I never thought I would join Goodreads. It’s a website where you can rate, review, recommend books, plus interact with other book lovers and some authors too. I felt that I didn’t have the time for it, as the more online platforms I’m registered with, the more I feel – to quote Bilbo Baggins – like butter scraped over too much bread.
This blog will always be my number 1 priority for book reviews and other content. I go through phases of using Twitter a lot, as it’s easy to connect with other book lovers and writers and to promote my blog posts. Instagram I never used as much, although that might change since I recently discovered I can upload to it from my computer instead of my phone. Some of my reviews can be found on NetGalley but only perhaps 1 or 2 a month. So where does Goodreads fit in?
When looking for advice for soon-to-be-published authors, I read that it’s worthwhile joining Goodreads, where you can then have an Author Page and interact with other users. Currently I’m on there as a regular book lover. Even before I joined, I knew there were various issues and controversies with the platform. However, as with Amazon (the owner of Goodreads), such a huge source of reviews cannot be ignored and it’s realistically one of the first places that people will try and it does come up very high in search engine results too. Moreover, as I will be publishing my novel through Amazon, I can’t be hypocritical.
After about a week of using Goodreads, I seem to have got the hang of the basics. Here are my impressions of the pros and cons – which of course, if you’re a practised user, you may be able to comment on, or add some of your own:
- You can add any books to any lists that you create. I have added nearly all of the books I own to a list that I’ve called ‘owned books’. I see that other people have created lists of their favourites, or themed lists.
- The ability to connect with and make friends. Currently I have some friends on there I already knew from other platforms. If I see someone I know, I can send them a friend request.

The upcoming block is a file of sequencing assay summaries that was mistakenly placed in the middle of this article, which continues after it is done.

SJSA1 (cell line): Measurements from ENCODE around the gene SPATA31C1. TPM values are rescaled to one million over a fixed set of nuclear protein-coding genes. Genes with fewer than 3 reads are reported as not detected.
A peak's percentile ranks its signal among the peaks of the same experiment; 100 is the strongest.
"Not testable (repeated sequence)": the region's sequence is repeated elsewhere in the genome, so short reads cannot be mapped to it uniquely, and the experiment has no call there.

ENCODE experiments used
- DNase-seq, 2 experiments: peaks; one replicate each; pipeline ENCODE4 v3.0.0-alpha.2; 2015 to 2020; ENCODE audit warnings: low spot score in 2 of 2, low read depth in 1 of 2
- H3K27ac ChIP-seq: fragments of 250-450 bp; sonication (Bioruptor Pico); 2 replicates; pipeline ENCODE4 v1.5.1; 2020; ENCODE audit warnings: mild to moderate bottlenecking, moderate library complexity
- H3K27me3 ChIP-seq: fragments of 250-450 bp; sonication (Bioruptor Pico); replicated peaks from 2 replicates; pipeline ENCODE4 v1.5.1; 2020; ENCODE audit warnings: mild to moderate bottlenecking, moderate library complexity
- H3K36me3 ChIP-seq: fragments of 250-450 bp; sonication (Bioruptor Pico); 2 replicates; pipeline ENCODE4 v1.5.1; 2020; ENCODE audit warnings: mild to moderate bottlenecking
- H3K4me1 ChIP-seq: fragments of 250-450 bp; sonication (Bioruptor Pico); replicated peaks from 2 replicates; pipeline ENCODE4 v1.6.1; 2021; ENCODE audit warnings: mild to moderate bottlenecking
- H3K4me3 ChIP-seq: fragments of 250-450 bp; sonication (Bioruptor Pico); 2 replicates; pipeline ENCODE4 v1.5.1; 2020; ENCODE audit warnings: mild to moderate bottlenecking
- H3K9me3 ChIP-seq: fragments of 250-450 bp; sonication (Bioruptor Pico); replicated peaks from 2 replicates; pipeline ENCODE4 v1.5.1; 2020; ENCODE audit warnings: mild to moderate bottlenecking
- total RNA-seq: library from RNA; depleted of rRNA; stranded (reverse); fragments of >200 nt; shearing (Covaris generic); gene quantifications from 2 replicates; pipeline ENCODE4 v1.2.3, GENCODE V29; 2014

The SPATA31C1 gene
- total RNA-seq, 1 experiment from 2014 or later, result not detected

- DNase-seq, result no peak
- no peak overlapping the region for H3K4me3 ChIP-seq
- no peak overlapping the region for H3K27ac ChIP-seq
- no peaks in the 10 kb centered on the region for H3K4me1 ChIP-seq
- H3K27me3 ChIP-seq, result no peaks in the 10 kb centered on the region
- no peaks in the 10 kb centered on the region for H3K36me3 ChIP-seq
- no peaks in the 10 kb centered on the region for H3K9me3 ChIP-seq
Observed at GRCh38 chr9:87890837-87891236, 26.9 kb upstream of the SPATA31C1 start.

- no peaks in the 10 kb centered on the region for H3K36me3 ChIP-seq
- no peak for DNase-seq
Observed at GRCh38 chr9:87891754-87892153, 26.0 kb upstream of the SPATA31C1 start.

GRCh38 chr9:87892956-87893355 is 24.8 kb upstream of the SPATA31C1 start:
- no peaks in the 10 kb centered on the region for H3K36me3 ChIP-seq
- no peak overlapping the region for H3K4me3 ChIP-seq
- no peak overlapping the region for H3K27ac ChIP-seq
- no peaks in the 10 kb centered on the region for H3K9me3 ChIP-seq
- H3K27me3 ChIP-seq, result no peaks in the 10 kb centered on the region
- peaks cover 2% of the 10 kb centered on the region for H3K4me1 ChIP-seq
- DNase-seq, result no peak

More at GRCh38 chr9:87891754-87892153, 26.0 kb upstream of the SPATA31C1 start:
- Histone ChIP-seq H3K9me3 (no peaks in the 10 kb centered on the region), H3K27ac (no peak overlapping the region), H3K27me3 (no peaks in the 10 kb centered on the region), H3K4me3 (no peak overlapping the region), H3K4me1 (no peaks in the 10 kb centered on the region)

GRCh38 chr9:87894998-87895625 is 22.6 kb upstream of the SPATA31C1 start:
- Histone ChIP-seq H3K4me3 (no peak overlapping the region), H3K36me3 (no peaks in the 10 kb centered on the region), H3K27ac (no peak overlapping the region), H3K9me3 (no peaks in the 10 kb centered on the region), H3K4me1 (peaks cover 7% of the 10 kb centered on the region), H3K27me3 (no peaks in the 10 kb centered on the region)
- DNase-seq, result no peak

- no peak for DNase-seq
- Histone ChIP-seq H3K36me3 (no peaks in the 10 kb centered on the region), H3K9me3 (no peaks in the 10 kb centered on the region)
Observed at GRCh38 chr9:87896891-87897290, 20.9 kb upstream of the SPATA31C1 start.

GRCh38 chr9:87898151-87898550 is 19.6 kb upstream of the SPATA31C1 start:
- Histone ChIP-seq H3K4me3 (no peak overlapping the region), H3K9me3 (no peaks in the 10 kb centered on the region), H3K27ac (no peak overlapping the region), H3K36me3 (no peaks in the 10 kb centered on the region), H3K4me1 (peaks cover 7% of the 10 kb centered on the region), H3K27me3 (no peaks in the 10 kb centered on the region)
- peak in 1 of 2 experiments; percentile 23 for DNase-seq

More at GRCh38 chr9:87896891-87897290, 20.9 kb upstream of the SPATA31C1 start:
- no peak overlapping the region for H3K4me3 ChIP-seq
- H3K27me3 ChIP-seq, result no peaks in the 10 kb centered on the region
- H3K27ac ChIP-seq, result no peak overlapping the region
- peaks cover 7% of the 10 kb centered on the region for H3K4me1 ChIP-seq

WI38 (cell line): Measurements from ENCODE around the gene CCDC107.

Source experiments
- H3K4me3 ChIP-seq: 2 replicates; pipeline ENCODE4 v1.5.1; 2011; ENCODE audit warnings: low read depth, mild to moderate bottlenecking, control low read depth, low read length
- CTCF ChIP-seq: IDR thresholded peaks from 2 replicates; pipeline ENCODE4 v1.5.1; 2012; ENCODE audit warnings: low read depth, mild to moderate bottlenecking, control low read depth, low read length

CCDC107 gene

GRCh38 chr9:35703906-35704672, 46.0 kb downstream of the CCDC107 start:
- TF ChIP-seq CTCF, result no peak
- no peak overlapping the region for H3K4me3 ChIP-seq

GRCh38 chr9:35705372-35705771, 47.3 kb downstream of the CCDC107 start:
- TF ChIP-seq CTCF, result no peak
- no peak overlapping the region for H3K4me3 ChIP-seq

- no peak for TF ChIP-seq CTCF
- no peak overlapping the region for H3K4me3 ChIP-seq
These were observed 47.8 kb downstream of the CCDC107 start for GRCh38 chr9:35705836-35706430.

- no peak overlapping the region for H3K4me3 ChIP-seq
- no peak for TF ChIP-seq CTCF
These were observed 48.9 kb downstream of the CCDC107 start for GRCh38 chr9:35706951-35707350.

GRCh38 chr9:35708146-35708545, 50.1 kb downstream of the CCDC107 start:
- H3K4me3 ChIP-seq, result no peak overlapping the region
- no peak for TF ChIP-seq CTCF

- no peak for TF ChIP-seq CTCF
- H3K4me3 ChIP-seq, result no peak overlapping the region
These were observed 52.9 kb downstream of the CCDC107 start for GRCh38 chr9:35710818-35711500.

- Recommendations based on what you’ve read. It’s always useful to have these and it’s easy to mark them as ‘want to read’.
- It’s interesting to see what other people on there are reading – which is not necessarily the same as what they are reviewing or featuring on their other platforms.
- The site seems clunky to me and not very user-friendly. It’s annoying to get the ‘captcha’ so often when submitting reviews. I’m fed up of clicking on the parking meters, bridges, etc.
- When searching for a book, it often appears under the American title and cover design. This shows up how patronising these are and just irritates me because they are not exactly the same as my copies.
- Ratings. I never use ratings for the reviews on my blog, although I of course have to use them for NetGalley and Amazon. I feel that ratings are not always that helpful and the interpretation varies.
- It’s difficult to find people on there in the ‘find a friend’ search box. If you want to find me, you have to search for ‘nsford’ because ‘N S Ford’ won’t return a result, I don’t know why.
I’m adding a small selection of my book reviews from this blog to Goodreads, particularly for books without many reviews on there, but the blog is where you’ll see new reviews first.
If you’d like to be friends on Goodreads, here’s the link to my profile.